In the Kabbalah teachings, a mystical and Gnostic form of Judaism that has become part of New Age thinking, the true God is unknowable and is called the Ein Sof, an "Infinite Nothingness" [Cooper, 35] emanating into creation so that "all existence is God" [Matt, 24, 81]. Indeed, God cannot really be known; it is wrong to conceptualize God in any way, and we should give God no names at all [Yogananda, 566; Cooper, 65].

The New Spirituality emphasizes knowledge of God through experience, usually a mystical one, over any revelation outside of man. Theologian Matthew Fox, drawing heavily on the teachings and revelations of mystics such as Meister Eckhart, Hildegard of Bingen, St. John of the Cross, Teresa of Avila, Julian of Norwich, and others, whose supernatural experiences parallel those of the New Age, writes that God can only be truly known through these otherworldly experiences, because this "mystical dimension of our psyches is part of our true self," a part denied by our culture [Matthew Fox, The Coming of the Cosmic Christ (HarperSanFrancisco and HarperCollins Publishers, 1988), 41-42, 48]. Thus, external doctrine or sources of truth take an inferior or even irrelevant role in this theology, as they do in most New Age beliefs.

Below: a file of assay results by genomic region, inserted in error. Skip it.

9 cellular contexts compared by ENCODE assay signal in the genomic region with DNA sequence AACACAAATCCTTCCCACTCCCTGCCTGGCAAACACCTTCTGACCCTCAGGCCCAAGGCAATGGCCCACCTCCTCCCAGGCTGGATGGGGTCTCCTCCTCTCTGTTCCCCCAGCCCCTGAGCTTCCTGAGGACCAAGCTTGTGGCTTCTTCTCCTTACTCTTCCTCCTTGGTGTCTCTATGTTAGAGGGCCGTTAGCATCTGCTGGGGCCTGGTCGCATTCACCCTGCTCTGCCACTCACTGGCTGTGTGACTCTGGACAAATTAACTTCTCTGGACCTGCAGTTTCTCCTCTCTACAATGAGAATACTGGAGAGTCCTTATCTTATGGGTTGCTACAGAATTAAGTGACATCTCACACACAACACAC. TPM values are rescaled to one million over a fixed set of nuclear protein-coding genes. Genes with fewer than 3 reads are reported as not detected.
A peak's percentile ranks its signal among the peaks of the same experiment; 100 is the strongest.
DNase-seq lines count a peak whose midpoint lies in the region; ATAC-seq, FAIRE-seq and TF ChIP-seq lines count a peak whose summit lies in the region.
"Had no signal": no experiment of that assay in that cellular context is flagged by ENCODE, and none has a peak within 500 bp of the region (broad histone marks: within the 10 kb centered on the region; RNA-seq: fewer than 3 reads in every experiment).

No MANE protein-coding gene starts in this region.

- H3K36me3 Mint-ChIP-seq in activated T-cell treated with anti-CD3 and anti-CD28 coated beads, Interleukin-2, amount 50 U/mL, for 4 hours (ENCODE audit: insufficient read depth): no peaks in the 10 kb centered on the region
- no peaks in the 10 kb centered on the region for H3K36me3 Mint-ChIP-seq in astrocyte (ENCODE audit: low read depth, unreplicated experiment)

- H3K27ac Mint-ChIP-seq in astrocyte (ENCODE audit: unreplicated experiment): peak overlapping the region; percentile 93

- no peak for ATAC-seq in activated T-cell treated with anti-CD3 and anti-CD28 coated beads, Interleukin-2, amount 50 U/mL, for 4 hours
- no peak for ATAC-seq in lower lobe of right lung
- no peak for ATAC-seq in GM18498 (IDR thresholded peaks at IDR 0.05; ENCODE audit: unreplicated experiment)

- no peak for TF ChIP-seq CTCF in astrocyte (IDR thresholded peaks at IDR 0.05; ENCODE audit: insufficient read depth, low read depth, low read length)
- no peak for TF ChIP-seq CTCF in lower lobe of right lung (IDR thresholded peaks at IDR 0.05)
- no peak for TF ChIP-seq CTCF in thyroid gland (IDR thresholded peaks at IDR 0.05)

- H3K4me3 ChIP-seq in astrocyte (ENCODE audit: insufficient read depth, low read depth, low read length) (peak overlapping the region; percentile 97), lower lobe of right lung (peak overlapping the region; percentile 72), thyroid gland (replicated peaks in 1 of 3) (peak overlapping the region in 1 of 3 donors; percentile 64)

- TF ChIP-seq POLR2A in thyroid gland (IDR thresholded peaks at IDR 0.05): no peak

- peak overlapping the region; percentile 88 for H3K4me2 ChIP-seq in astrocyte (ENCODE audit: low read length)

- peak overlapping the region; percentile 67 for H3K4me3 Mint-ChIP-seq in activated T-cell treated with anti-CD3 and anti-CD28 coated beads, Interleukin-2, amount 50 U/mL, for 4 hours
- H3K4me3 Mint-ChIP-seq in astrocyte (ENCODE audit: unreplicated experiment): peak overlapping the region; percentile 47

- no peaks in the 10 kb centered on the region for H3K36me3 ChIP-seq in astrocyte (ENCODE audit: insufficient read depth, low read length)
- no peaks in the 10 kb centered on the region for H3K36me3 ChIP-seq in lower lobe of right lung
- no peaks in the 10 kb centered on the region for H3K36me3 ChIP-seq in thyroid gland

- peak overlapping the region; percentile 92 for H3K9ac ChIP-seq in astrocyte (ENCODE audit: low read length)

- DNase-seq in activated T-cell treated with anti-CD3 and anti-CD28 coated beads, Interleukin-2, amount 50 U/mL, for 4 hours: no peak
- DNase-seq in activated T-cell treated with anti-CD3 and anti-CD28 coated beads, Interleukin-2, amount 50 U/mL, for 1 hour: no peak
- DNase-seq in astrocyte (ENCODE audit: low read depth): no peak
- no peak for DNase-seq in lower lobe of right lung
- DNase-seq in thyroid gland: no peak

An interesting but complicated history of God is presented by Seth, an entity channeled by Jane Roberts, now deceased. Roberts explained that Seth began contact while she and her husband were experimenting with a Ouija Board in 1963. This led to Roberts feeling compelled to speak Seth's words aloud, and this eventually resulted in her becoming a channel for Seth by letting him speak through her [Jane Roberts, Seth Speaks (NY: Bantam Books, 1972), vii]. Ultimate Reality is not really a god, but is something called All That Is, a reality from which we all spring [Roberts, 385]. Seth explains that man originally felt a part of nature and knew that he was one with all reality, but decided to challenge himself with a new consciousness. This led to man projecting his idea of God outward, and so "the god inside became the god outside" [Roberts, 382-383]. This projection of God played out in various religious dramas, which allowed man to live out his spiritual search and struggles. This projection of ego led to man's increasing sense of separation from nature, so that man fell into using his power over nature.